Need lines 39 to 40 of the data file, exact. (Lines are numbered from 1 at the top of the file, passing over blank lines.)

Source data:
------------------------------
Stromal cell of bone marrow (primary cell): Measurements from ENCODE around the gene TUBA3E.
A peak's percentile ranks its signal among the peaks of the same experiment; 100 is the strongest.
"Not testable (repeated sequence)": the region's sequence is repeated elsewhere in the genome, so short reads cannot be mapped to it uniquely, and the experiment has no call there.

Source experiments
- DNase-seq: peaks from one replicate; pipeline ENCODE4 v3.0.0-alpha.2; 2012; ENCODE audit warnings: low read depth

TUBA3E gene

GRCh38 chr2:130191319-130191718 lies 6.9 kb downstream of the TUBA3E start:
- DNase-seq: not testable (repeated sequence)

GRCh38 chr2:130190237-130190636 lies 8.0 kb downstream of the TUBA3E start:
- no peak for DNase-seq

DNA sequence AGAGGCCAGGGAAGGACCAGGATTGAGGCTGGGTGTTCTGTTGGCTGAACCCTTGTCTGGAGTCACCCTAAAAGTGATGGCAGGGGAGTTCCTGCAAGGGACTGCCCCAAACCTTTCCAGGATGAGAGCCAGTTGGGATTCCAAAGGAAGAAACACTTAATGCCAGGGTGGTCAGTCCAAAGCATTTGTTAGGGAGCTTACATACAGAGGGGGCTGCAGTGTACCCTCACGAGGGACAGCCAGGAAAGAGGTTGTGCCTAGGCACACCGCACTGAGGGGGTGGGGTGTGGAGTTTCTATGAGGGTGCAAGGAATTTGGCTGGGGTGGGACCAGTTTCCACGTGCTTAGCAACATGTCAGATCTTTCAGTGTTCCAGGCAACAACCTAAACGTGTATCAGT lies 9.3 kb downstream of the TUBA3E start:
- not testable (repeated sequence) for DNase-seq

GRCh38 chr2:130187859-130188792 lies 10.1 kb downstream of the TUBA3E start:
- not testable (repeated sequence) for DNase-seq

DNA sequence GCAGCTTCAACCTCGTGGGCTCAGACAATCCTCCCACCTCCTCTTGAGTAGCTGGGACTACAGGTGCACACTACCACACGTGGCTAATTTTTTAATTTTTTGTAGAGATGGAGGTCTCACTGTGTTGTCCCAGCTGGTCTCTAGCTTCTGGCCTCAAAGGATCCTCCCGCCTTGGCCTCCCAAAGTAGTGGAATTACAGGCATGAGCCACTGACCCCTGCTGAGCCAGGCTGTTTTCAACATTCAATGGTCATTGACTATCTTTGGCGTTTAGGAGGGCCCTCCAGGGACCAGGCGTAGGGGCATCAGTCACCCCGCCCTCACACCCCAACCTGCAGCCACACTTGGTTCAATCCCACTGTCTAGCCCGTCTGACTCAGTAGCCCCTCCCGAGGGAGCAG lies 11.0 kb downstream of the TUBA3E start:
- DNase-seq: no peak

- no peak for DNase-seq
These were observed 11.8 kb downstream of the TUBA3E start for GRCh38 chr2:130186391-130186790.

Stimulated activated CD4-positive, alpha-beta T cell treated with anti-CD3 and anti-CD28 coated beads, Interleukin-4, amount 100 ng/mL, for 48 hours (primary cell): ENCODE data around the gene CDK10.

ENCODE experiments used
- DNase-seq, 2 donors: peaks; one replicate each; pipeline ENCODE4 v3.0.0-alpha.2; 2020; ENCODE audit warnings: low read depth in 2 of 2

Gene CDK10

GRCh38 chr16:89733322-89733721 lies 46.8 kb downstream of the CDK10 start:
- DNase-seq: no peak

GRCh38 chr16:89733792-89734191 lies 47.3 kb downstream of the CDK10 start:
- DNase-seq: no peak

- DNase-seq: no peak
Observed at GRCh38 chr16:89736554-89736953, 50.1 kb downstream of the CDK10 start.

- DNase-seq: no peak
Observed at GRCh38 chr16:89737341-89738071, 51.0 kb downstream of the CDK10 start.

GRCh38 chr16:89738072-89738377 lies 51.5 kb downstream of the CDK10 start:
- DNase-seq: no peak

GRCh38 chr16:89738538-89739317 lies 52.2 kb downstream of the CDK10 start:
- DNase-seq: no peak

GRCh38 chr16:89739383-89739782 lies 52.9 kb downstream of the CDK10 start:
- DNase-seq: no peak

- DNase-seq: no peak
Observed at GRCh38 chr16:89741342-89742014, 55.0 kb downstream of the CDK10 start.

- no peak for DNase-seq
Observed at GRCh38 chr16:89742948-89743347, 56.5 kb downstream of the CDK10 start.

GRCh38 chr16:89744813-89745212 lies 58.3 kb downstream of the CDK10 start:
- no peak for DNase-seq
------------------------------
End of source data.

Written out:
- no peak for DNase-seq
Observed at GRCh38 chr16:89742948-89743347, 56.5 kb downstream of the CDK10 start.